Thompson Rivers University

Research highlights importance of Indigenous food sovereignty

June 1, 2022

Spawning salmon in the Adams River. Photo by Steve Heather.

For a team of researchers focused on revitalizing Indigenous food systems and promoting Indigenous food sovereignty, funding from the Canadian Institutes of Health Research (CIHR) couldn’t have come soon enough.

The award provides $249,470 to nominated principal investigator Dawn Morrison, co-leaders Dr. Lisa Bourque Bearskin, Dr. Jeff Corntassel, Dr. Hannah Wittman and their team for their research project, Indigenous food sovereignty community well-being amidst a pandemic.

“As a co-principal investigator, the Indigenous Health Nursing research team is eager to support this community-led research,” says Bourque Bearskin, School of Nursing faculty member at Thompson Rivers University. “The focus on COVID is an extremely important inquiry that is generated from within the community to promote understanding of its impact on traditional economies and governance founded on the right to self-determination and permanent sovereignty over everything that sustains life for future generations, including traditional lands, wellness practice and resources invested during the COVID pandemic.”

Independence and decolonization

For Indigenous communities, the COVID-19 pandemic has exposed and exacerbated pre-existing inequities and vulnerabilities related to food insecurity and health outcomes. The project recognizes the importance of traditional and ancestral knowledge and Indigenous Peoples’ intimate connection to the land.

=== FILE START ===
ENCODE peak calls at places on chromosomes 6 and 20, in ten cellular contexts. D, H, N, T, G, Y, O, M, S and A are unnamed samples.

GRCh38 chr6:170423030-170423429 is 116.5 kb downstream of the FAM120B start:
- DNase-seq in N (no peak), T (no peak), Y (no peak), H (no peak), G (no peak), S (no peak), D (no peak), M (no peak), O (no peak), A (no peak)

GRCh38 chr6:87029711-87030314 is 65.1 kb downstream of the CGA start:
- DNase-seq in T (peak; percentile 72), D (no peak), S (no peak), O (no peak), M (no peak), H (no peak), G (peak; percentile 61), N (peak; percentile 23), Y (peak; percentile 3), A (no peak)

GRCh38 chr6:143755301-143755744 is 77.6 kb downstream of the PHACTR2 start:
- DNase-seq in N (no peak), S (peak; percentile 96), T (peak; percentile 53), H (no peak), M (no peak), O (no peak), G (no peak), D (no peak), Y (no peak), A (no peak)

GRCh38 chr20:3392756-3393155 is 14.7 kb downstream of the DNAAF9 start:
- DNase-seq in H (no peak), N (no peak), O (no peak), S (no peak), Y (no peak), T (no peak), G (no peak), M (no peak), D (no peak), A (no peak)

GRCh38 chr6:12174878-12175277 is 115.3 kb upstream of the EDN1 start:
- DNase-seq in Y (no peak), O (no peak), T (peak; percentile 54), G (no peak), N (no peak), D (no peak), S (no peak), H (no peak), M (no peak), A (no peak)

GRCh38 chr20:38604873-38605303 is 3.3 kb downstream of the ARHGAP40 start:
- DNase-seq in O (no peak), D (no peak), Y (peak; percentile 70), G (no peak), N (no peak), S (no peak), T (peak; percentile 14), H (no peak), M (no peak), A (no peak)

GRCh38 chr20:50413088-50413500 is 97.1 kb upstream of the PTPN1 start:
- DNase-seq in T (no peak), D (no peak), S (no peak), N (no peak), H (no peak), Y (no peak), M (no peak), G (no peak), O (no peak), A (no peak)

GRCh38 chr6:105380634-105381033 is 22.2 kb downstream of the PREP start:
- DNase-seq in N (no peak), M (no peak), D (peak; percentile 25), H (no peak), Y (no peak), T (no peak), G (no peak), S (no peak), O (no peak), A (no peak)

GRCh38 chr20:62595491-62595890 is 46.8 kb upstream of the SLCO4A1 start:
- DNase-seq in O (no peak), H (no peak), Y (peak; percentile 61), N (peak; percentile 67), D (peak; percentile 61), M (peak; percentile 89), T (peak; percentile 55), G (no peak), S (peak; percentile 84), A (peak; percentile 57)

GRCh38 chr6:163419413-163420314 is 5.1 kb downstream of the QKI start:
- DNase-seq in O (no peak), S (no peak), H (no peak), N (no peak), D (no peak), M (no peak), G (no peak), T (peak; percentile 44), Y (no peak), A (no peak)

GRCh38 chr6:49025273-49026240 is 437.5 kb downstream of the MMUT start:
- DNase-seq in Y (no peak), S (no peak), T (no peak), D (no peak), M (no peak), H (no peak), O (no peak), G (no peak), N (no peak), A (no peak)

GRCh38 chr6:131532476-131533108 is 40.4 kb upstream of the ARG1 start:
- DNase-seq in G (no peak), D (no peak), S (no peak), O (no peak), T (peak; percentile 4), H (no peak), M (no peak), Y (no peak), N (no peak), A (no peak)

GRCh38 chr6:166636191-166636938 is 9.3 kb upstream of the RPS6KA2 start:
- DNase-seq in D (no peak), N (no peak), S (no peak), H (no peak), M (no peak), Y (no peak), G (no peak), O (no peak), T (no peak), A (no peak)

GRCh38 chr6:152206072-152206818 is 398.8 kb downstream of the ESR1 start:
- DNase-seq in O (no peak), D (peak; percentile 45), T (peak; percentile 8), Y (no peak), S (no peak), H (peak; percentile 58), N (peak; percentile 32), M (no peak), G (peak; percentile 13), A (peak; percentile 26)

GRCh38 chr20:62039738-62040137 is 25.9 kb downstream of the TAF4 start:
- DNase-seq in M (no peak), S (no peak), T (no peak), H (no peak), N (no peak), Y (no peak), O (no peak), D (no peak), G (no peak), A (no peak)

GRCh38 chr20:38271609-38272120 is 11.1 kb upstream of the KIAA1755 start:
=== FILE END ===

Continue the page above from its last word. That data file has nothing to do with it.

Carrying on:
“The project will apply the decolonizing food system’s transformative framework, developed by the Working Group on Indigenous Food Sovereignty (WGIFS), and look at how Indigenous food sovereignty and Indigenous land based  health and wellness interfaces with the medical response to COVID,” says Dawn Morrison, member of the Secwépemc nation, and founder and curator of WGIFS.

“So, we’re really coming at it from an Indigenous hunting, fishing and gathering narrative since that narrative was largely erased and dispossessed in colonial policy, planning and governance, by the bureaucratic structures that were designed to dispossess us. And with the global food security crisis being what it is, it’s become ever more important to get our boots on the ground — we need to get busy. We need to grow and harvest food, go out on the land and monitor what’s happening with our hunting and fishing. We need to assert ourselves because there are a lot of threats right now.”

Research on the ground

Looking ahead, Morrison is excited about the participatory action-oriented health and wellness work the research team and community will be doing on Neskonlith Indian Reserve #1, near Chase.

“There’s funding for culture camps on the land, starting with the Cwelcwelt Kuc we are well garden project,” says Morrison.

“It’s land-based healing and learning work, and it’s transformative. The decolonizing food system framework provides a framework to activate and build on the blood memory of health and wellness we enjoyed over thousands of years as Secwépemc people. It also offers structure needed to create cultural safety for Indigenous Peoples who carry the burden of cross-cultural capacity needed to persist into the present-day colonial reality.”

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